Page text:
Look, here’s your new little sister. I think that was a really smart thing to do. But another thing, just as you were, you know, going around, going through the day, I think you can kind of personify the baby. You know how you’ll talk for a stuffed animal, talk for the new baby to the siblings and let her connect, you know, and talk.
And point out when the baby is looking at, you know, at your older child and say, look, she’s looking at, she’s, she’s really watching you. She loves to watch you, you know, dance around or be silly, or she loves your silly faces. All of those, you know, just kind of really helping them connect like that. Just almost like being a narrator, observing what you, what you see happening and then narrating it out loud.
That’s what we do in early childhood all the time is just give words to what we see. Yeah, I think that’s brilliant. And I, and I, I absolutely know that will help a child so much feel more connected with the new baby and just feel like they’re really a participant in this family unit. Yeah. So I have a couple of great guides that can help people.
I do have a guide on sleep regressions, um, that we can give you guys free access to. Um, and I also have another really guy, a great guide called, do you need a sleep coach, which just kind of gives you some good questions to ask yourself or behaviors that you’re seeing with your child to kind of observe, to know when it’s something you can solve on your own and get the results you want, or when you really do need to kind of up your level of support, it kind of helps if you’re in the, in between not knowing where you are, it really helps you define that and have a really open and honest conversation with your partner.
So, because my philosophy is, this is not. This problem that we’re talking about today is not mom’s problem to solve, right? This is a family system. Yeah, the whole family system and all the caregivers need to be participatory and helping this transition happen. Yeah, everybody living in the house is part of that system.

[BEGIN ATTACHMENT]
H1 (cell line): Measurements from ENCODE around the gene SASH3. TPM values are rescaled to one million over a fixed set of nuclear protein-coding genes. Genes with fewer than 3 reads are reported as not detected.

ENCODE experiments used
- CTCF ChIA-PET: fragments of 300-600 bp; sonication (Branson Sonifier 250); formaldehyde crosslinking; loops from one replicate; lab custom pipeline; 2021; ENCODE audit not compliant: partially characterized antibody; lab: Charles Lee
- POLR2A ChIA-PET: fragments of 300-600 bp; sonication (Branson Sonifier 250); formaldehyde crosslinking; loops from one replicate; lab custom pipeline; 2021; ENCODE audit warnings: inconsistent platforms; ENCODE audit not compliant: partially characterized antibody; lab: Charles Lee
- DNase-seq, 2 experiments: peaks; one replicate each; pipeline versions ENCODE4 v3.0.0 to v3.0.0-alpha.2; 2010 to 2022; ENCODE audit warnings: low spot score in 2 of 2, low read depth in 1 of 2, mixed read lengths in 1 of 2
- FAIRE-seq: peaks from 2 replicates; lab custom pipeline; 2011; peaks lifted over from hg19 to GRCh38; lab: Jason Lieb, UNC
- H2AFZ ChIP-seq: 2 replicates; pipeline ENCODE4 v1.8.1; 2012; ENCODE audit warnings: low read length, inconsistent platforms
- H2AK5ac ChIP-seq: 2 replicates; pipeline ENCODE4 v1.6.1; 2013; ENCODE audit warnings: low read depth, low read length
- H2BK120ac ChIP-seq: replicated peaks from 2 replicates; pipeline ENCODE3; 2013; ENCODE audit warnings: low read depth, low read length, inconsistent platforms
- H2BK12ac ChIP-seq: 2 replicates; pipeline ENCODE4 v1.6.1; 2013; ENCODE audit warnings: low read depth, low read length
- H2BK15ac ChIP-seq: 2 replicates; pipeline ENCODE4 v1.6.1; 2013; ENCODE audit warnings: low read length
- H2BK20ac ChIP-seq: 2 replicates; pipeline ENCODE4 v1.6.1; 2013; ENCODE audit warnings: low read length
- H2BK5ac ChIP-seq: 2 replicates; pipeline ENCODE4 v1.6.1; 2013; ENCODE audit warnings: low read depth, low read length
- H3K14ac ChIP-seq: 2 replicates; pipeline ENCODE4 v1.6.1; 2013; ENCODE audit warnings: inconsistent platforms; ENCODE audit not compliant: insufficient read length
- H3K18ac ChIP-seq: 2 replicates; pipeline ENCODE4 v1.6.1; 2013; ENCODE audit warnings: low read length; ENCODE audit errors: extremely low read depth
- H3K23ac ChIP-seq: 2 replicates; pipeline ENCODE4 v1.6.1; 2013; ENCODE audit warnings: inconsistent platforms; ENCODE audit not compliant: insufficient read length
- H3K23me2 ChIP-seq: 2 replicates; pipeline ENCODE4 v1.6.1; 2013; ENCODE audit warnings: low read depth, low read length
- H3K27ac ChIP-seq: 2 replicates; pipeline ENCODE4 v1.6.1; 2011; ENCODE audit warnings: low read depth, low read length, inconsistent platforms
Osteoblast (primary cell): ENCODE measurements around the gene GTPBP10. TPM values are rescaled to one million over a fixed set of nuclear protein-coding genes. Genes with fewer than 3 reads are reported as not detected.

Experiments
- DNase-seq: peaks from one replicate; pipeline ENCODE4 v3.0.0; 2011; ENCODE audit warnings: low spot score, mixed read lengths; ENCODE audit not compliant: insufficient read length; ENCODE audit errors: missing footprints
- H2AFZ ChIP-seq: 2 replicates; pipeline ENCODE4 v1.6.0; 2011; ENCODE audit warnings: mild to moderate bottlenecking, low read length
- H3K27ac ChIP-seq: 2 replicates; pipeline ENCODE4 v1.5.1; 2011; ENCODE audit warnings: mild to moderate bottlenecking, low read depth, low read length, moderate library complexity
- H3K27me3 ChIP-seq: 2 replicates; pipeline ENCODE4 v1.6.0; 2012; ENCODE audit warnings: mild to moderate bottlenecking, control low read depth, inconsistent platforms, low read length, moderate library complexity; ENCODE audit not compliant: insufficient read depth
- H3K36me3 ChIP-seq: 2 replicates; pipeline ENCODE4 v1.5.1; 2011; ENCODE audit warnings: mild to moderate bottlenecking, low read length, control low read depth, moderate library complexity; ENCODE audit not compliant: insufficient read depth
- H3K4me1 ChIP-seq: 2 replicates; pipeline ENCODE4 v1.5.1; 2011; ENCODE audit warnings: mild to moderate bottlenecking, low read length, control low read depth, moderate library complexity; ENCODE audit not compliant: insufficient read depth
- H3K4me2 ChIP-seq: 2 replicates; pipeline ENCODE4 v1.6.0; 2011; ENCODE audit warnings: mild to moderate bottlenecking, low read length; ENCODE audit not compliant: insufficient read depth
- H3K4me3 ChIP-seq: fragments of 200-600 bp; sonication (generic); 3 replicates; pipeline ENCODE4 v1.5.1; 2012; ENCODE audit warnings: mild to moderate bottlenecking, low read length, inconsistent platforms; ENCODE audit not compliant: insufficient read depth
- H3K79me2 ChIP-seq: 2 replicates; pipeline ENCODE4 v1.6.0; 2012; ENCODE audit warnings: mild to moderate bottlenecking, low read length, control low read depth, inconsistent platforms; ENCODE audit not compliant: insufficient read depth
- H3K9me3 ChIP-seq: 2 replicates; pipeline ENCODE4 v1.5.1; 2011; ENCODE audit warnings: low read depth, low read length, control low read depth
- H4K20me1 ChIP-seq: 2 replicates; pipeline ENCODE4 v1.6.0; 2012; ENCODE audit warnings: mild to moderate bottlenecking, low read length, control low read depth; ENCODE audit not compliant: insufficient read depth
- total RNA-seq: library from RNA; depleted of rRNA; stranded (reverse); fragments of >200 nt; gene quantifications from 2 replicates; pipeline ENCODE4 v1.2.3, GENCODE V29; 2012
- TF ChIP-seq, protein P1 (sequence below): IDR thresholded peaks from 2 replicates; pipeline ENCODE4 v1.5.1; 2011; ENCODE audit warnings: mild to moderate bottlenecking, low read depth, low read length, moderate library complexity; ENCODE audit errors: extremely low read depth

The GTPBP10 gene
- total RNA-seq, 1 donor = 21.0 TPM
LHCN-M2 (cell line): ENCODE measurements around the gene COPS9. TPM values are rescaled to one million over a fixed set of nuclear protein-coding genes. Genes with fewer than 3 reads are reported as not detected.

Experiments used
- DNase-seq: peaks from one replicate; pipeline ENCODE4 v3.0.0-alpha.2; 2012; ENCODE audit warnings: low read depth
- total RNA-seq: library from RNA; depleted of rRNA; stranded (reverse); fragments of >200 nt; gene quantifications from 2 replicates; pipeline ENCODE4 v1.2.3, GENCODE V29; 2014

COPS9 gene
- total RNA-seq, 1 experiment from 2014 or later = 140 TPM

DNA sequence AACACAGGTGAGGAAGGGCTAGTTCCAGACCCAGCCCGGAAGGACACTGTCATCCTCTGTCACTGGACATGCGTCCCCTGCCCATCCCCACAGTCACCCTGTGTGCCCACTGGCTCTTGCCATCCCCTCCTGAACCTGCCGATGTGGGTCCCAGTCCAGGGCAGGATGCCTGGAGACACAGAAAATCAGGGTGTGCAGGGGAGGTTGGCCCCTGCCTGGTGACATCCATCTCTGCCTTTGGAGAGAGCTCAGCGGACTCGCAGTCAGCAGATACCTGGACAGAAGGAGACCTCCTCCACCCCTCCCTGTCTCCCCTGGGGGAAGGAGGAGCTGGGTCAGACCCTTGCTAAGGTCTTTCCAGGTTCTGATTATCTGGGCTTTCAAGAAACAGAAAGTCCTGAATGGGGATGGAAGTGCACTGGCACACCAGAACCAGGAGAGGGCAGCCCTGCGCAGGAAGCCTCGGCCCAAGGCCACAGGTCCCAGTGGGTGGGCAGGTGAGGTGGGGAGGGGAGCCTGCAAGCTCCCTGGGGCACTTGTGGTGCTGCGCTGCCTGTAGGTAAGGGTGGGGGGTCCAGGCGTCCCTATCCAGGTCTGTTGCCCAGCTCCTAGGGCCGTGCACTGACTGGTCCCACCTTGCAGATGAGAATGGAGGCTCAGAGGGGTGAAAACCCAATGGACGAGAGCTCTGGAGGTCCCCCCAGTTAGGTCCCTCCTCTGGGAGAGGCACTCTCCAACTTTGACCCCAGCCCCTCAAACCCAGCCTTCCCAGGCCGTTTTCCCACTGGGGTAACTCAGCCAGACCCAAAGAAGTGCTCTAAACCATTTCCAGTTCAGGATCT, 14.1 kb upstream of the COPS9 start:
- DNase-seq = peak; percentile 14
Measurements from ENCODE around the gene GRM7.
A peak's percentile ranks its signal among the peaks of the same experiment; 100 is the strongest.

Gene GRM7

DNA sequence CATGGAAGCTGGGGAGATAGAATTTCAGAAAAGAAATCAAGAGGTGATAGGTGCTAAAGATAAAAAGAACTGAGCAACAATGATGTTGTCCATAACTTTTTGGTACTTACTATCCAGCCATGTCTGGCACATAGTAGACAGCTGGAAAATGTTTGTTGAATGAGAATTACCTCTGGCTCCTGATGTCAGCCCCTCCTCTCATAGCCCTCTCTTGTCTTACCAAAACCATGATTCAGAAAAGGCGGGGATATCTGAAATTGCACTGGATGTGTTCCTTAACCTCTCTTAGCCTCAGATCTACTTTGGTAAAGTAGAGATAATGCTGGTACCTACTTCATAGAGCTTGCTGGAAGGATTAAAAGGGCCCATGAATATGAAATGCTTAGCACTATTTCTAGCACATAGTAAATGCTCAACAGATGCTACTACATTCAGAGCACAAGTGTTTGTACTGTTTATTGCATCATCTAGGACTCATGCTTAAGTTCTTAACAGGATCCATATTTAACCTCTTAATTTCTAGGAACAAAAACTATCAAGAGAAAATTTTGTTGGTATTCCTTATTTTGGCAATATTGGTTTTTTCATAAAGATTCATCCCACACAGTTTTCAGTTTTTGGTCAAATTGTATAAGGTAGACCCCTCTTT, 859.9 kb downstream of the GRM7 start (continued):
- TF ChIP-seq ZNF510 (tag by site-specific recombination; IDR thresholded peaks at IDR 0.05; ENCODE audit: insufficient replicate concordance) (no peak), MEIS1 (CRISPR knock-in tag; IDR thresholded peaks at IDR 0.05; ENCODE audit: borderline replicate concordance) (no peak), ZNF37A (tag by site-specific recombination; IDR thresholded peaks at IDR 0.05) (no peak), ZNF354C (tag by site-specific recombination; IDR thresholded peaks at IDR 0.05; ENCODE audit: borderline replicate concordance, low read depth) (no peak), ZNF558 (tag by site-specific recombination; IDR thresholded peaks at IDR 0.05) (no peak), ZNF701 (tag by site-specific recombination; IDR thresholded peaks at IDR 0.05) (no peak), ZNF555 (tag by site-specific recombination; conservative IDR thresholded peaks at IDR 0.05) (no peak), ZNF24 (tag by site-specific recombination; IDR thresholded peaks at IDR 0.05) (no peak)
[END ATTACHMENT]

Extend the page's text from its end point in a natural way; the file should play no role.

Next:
Everybody’s this is a family system transition and so we don’t want to leave it just to mom to have to figure it out. We want her to get the support she needs as well. Okay. So this has been so great. So insightful. I know it’s been really going to be really, really helpful for those who, you know, it’s just typical that you have another baby when your 1st 1 is 3 or 2 to 3.
It just seems like that’s that’s when I get so many people coming in for. Parent coaching is just getting through this transition. And what I see just as a word of hope and encouragement for you all is that usually in about six months, things level out, you know, it, it gets to be okay. And maybe, maybe sooner, maybe, maybe a little longer, but.
It’s just a transition for everybody, so I think that’s a really good realistic thing to it. It could take 6 months. And in regards to sleep, if you’re thinking yourself, but I need sleep, I can’t wait 6 months for sleep. I just want to leave you with a little bit of hope. All sleep struggles. I mean, all of them, either like the little scenario number 1 or the really complicated scenario number 2.
All sleep struggles can be solved all of them. There’s help available. There’s hope available. And if we create the right environment circumstances, and we’re using the right methodology, and we are looking at the child’s temperament and their needs. We can create a sleep plan that will help them learn their independent sleep skills, and you don’t have to feel guilty about it.
It is one of the most beautiful, important things you could ever teach your child to have lifelong sleep habits. So, thank you, Ann. You’re welcome. Thank you so much for being here. If you loved today’s episode, take a minute and subscribe to our podcast. And one last thing, I’d love to pray for you and your baby if you’d like for me to.
You can email me at ask at nurturednoggins. com. Your request can be as simple as just one word, or it can include an explanation. Either way, you can trust that I will pray for you. It’s a quiet, simple way that I can connect with you and your family and support you in your parenting journey.